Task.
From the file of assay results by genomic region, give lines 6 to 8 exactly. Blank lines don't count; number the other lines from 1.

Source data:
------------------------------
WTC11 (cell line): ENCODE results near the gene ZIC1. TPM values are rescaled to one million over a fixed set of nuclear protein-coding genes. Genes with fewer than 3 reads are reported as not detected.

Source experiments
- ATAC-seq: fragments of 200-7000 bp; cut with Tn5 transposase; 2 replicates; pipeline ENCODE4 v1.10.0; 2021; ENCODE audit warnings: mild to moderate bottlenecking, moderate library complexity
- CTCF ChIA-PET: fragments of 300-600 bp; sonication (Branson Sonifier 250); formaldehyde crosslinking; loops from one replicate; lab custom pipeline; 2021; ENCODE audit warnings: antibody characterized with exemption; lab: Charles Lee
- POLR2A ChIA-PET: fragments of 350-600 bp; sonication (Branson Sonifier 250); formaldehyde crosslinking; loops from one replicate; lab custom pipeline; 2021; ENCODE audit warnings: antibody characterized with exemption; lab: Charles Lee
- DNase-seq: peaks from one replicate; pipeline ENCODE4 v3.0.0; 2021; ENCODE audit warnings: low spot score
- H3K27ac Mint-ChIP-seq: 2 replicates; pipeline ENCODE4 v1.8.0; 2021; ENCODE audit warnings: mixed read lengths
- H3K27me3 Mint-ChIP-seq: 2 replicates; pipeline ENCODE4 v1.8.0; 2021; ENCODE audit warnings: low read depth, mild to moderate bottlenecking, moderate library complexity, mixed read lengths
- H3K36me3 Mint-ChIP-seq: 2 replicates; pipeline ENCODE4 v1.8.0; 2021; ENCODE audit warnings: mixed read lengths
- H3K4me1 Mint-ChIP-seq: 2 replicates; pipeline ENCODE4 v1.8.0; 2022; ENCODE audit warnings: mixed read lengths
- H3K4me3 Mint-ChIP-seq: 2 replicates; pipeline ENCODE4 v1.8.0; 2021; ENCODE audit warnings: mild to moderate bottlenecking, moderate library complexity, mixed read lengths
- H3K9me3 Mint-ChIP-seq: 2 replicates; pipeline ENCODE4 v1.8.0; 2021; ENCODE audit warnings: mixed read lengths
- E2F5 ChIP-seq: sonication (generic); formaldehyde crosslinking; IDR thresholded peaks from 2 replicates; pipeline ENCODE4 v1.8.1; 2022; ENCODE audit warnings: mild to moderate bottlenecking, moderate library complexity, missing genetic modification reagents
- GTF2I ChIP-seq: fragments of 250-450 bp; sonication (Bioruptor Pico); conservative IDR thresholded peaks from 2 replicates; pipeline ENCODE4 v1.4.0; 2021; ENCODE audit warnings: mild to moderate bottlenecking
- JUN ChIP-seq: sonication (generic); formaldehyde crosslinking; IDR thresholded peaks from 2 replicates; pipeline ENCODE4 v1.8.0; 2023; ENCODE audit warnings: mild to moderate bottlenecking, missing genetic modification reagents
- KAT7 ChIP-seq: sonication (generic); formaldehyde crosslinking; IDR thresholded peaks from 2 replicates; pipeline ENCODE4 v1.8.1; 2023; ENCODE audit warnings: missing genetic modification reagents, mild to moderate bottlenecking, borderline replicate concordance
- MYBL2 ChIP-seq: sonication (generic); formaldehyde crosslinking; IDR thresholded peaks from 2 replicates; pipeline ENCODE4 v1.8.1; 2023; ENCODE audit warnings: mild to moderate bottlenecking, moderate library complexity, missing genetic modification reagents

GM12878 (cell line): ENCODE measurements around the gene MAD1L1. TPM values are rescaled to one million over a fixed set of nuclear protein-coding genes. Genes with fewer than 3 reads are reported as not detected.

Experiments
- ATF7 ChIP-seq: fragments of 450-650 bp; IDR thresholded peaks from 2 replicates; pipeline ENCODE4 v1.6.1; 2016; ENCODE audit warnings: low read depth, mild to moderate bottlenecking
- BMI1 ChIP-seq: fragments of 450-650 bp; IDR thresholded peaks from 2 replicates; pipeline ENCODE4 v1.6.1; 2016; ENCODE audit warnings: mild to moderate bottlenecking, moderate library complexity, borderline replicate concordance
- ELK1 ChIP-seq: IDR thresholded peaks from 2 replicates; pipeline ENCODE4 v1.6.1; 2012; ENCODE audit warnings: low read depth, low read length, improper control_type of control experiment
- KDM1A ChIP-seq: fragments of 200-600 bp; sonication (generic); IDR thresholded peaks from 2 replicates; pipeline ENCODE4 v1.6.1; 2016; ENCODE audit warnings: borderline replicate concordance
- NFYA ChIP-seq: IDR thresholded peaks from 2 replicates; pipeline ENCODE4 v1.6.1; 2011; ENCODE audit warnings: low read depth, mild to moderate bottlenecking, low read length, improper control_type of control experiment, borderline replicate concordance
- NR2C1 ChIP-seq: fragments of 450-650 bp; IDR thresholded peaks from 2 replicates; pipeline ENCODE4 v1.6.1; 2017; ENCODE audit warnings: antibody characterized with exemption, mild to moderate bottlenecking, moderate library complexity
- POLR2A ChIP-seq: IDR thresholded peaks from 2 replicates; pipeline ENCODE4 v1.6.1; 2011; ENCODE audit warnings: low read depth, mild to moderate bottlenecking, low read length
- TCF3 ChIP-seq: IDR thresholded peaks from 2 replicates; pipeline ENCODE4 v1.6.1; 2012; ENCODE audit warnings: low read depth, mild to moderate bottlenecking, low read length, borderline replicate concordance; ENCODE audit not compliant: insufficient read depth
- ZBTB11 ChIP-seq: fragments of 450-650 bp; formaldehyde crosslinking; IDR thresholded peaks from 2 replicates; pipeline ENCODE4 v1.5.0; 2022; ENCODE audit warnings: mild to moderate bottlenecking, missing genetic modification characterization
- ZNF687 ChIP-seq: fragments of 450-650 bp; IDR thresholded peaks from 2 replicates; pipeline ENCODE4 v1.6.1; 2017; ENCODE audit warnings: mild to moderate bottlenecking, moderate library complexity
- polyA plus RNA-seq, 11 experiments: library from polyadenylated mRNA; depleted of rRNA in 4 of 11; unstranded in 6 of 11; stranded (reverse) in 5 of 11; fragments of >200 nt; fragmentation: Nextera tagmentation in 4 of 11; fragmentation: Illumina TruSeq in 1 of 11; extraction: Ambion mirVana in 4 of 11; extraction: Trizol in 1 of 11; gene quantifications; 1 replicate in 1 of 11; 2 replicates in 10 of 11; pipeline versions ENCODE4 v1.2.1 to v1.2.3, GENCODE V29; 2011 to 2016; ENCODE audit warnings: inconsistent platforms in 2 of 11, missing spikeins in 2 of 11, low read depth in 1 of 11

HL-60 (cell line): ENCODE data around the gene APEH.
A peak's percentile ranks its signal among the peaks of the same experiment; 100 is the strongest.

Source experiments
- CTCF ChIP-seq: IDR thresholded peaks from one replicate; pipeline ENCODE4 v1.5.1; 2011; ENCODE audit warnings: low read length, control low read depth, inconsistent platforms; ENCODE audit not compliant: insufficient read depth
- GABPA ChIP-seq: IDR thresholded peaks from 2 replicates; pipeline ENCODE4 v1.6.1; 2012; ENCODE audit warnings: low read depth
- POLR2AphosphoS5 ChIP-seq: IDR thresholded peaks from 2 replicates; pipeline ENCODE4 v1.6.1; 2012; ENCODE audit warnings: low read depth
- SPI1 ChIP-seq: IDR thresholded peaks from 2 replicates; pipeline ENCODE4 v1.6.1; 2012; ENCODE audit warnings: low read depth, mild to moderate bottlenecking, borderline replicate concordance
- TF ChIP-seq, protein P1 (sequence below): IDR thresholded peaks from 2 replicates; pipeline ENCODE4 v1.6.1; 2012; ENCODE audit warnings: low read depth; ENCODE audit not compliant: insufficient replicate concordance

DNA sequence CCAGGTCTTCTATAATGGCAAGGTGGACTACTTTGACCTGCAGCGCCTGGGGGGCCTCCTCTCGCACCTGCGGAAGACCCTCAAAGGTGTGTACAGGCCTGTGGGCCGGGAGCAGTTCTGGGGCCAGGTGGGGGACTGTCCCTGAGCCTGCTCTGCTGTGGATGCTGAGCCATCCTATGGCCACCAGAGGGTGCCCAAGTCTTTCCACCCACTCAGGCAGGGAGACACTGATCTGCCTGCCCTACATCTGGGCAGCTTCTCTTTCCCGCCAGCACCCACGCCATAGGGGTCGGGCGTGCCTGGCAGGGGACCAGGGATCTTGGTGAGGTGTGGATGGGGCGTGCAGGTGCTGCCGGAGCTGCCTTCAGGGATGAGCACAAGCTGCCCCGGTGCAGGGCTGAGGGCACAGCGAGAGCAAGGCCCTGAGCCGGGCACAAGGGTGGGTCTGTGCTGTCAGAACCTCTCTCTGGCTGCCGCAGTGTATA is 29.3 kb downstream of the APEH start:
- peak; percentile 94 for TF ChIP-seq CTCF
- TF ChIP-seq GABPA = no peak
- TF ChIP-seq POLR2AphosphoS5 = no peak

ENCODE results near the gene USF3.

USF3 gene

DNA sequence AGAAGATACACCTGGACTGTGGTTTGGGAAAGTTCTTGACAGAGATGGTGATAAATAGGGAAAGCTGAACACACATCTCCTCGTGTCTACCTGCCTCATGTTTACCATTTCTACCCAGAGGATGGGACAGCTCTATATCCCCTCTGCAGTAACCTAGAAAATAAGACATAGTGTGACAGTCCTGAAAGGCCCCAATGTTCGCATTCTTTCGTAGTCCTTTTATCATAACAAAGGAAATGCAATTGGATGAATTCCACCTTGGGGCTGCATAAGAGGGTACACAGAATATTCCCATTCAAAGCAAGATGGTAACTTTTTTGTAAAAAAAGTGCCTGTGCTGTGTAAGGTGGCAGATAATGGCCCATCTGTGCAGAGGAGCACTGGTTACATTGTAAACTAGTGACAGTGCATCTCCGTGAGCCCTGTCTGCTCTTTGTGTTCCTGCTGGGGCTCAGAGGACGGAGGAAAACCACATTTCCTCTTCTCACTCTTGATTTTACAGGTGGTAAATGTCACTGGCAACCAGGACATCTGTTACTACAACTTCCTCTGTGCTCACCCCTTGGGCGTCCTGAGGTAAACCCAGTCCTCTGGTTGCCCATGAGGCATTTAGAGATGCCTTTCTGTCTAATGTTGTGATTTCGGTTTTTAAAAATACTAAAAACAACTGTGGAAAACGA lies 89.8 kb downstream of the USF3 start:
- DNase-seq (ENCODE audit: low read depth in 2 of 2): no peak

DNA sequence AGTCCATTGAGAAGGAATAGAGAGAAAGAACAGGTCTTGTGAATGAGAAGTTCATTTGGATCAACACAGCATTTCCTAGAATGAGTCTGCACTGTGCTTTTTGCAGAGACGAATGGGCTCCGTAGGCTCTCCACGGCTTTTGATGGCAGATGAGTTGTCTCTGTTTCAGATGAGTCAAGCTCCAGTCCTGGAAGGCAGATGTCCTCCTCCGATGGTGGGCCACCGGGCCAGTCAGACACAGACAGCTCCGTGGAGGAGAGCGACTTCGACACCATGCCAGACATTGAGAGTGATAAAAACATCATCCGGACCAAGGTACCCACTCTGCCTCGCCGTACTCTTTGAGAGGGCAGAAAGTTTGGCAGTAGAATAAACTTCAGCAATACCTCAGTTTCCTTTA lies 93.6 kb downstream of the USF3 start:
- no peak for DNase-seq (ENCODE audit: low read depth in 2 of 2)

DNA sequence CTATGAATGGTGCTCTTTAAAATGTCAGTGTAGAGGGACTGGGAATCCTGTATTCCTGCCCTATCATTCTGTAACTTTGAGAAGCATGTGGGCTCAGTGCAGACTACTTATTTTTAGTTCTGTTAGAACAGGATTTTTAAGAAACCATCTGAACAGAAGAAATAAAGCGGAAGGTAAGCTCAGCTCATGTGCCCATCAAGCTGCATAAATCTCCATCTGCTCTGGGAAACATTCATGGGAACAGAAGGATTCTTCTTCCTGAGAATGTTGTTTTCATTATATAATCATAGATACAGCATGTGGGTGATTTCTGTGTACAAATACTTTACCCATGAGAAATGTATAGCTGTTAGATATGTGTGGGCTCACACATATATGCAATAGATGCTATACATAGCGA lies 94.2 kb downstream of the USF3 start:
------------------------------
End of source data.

- DNase-seq: peaks from one replicate; pipeline ENCODE4 v3.0.0; 2021; ENCODE audit warnings: low spot score
- H3K27ac Mint-ChIP-seq: 2 replicates; pipeline ENCODE4 v1.8.0; 2021; ENCODE audit warnings: mixed read lengths
- H3K27me3 Mint-ChIP-seq: 2 replicates; pipeline ENCODE4 v1.8.0; 2021; ENCODE audit warnings: low read depth, mild to moderate bottlenecking, moderate library complexity, mixed read lengths